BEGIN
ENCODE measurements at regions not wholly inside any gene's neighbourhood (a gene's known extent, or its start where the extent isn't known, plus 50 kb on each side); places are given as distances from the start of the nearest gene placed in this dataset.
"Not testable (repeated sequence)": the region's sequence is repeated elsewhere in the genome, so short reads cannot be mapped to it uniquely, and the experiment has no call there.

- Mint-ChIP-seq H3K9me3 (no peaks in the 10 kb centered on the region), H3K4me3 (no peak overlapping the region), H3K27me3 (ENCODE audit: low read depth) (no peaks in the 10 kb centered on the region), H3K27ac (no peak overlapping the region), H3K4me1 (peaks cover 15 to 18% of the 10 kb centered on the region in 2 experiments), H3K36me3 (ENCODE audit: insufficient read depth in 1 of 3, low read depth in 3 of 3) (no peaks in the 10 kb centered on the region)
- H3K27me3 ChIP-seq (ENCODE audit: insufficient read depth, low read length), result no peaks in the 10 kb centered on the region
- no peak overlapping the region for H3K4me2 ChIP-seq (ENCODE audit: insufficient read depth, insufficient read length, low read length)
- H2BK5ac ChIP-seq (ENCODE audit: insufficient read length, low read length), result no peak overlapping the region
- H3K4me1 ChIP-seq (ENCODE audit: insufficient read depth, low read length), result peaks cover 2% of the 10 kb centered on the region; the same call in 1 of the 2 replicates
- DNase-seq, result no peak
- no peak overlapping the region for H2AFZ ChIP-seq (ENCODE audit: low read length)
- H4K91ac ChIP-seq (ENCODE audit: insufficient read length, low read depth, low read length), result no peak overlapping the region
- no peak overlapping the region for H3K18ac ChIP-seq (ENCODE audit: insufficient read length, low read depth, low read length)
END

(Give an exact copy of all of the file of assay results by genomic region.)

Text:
ENCODE measurements at regions not wholly inside any gene's neighbourhood (a gene's known extent, or its start where the extent isn't known, plus 50 kb on each side); places are given as distances from the start of the nearest gene placed in this dataset.
"Not testable (repeated sequence)": the region's sequence is repeated elsewhere in the genome, so short reads cannot be mapped to it uniquely, and the experiment has no call there.

- Mint-ChIP-seq H3K9me3 (no peaks in the 10 kb centered on the region), H3K4me3 (no peak overlapping the region), H3K27me3 (ENCODE audit: low read depth) (no peaks in the 10 kb centered on the region), H3K27ac (no peak overlapping the region), H3K4me1 (peaks cover 15 to 18% of the 10 kb centered on the region in 2 experiments), H3K36me3 (ENCODE audit: insufficient read depth in 1 of 3, low read depth in 3 of 3) (no peaks in the 10 kb centered on the region)
- H3K27me3 ChIP-seq (ENCODE audit: insufficient read depth, low read length), result no peaks in the 10 kb centered on the region
- no peak overlapping the region for H3K4me2 ChIP-seq (ENCODE audit: insufficient read depth, insufficient read length, low read length)
- H2BK5ac ChIP-seq (ENCODE audit: insufficient read length, low read length), result no peak overlapping the region
- H3K4me1 ChIP-seq (ENCODE audit: insufficient read depth, low read length), result peaks cover 2% of the 10 kb centered on the region; the same call in 1 of the 2 replicates
- DNase-seq, result no peak
- no peak overlapping the region for H2AFZ ChIP-seq (ENCODE audit: low read length)
- H4K91ac ChIP-seq (ENCODE audit: insufficient read length, low read depth, low read length), result no peak overlapping the region
- no peak overlapping the region for H3K18ac ChIP-seq (ENCODE audit: insufficient read length, low read depth, low read length)